“I consider my work to be portraiture, although, not in the traditional sense of the term. As a child I would sit for hours, repeatedly drawing a horse’s head, in what I remember to be a kind of frustrated pose, his nostrils flaring and mouth open. I had no exposure to real horses at that time, and have long since thought that it came from some deep seated subconscious source, that to this day, I still have not completely decoded. Like so many young girls, I managed to extrapolate riding lessons from my family, (in my case, my grandmother Marian), and eventually owned two fiery somewhat misfit horses, both being a sort of manifestation of the image I had engrained in my mind from when I drew them as a young girl.
As a young woman, I originally pursued my bachelor’s degree in Animal Science, choosing Colorado State University for its exceptional pre- veterinary program. However, before the completion of my freshman year, I submitted my portfolio to the art department, and found my way back to the artistic process. The horse was a consistent subject for me, as was drawing figures, and architecture. My first architectural drawings were the result of trips I took as a teenager when I packed up my drawing materials and headed out into the neighborhood drawing the houses with the most dramatic lines, and dark shadows. As an art student, my love of value contrast and drawing soon led me to printmaking, and although I earned my bachelor’s in painting, in my late twenties, I returned to CSU to pursue my MFA as a printmaker, to study lithography. While in graduate school, my imagery remained fixated around exploring that same nagging image I had in my head of the energetic frustrated horse, but interrupted with trips into the city drawing the architecture and people.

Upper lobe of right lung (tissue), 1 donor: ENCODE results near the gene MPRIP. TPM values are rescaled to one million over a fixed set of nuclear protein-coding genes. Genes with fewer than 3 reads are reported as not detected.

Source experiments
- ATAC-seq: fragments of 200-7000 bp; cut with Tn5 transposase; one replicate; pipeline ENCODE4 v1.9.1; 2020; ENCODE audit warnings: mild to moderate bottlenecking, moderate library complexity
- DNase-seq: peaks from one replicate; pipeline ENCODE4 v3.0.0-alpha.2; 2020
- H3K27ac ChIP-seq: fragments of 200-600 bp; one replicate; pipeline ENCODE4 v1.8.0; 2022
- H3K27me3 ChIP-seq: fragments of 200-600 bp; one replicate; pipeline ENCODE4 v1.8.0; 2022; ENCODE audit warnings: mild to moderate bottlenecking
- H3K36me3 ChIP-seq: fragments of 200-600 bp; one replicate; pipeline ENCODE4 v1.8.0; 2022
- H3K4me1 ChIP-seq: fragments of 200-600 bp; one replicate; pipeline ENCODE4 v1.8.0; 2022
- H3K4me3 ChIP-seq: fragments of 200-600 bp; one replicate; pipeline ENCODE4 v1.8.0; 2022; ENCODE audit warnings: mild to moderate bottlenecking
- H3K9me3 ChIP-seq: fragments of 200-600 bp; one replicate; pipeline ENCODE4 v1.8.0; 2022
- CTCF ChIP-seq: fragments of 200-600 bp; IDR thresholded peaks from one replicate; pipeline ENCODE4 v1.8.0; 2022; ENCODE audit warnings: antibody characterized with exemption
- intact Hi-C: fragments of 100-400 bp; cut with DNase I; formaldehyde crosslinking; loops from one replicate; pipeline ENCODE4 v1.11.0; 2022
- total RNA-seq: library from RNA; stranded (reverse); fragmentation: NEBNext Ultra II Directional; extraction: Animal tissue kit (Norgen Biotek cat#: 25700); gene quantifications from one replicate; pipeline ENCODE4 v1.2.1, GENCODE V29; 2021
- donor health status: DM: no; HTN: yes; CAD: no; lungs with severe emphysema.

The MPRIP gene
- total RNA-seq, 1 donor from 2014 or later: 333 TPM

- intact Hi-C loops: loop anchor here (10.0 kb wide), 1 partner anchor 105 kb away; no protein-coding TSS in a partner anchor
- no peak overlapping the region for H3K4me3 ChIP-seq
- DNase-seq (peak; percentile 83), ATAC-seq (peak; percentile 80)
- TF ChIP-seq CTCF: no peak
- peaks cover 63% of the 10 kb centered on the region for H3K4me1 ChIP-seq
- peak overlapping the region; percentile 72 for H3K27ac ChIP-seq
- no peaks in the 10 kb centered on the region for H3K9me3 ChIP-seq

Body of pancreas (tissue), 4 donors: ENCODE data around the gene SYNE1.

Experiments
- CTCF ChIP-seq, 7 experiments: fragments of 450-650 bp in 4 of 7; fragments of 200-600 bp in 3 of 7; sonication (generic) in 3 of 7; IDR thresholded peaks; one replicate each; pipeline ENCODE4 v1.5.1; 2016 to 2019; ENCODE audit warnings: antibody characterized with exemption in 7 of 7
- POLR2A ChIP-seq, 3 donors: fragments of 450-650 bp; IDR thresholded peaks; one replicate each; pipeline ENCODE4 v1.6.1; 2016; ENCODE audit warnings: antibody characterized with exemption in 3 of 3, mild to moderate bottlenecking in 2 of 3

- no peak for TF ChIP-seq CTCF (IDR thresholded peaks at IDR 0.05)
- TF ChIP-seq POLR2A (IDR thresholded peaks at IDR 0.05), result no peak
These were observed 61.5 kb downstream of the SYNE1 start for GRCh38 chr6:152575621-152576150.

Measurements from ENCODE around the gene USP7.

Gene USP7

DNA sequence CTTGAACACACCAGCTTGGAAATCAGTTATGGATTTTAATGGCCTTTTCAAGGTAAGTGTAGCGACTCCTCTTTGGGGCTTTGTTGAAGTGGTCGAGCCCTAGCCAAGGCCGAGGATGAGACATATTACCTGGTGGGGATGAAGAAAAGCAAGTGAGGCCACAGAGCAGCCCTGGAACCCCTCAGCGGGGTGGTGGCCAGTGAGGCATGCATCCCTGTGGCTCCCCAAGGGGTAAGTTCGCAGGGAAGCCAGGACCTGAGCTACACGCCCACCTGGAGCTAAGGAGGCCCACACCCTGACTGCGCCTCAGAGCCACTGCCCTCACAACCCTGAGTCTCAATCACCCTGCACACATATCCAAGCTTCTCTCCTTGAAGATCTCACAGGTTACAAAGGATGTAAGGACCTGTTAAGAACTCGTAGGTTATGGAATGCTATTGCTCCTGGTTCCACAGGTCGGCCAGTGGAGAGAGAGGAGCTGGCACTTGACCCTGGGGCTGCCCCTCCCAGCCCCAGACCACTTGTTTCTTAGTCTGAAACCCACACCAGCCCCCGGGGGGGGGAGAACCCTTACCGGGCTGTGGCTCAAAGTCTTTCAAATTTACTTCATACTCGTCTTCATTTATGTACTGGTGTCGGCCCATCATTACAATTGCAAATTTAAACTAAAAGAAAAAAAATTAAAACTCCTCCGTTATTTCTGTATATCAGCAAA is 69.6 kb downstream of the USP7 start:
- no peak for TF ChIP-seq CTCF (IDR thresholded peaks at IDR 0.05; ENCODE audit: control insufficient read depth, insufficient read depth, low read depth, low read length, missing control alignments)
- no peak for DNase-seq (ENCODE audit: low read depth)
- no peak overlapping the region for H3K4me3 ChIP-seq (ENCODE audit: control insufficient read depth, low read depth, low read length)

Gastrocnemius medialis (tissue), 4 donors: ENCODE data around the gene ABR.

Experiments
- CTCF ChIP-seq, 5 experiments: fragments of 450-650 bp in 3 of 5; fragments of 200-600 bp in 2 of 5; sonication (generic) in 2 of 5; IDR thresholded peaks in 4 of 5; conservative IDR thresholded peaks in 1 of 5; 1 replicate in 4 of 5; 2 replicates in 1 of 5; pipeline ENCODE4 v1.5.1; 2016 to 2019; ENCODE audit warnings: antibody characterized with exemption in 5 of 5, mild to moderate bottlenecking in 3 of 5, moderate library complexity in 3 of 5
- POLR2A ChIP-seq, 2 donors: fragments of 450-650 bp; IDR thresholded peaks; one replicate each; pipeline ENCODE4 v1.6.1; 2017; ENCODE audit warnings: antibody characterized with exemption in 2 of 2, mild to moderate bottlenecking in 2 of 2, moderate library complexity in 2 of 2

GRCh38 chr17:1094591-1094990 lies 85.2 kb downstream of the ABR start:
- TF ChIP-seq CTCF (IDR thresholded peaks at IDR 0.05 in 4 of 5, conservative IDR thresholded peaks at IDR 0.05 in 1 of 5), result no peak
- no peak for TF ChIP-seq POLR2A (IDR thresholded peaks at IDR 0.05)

After weathering two years as a printmaker in the characteristically subjective and uncompromising MFA program, I was forced to address the evidence that I needed to work in a medium exponentially more direct then the multiple chemical processes of those required for lithographic prints. With the support of the department chair, I was granted the department’s first interdisciplinary move and transferred my focus to painting, graduating as a painter, but maintaining a strong emphasis on lithographic printmaking.
In the 20 years since, and as I fight, as all artists seem to, to develop the evolution of my imagery, both the horses and the urban drawings continue to wage battle against each other for my attention and time. While one may gain ground for weeks or even months at a time, stealing all my love and attention, the other always returns with a renewed life, forcing the other it’s turn at silence.
I suppose I need one as much as the other, when I have become saturated and drained from the mental rigidity and focus required of the horses, I long for the playful release, of the immediacy of the drawings.”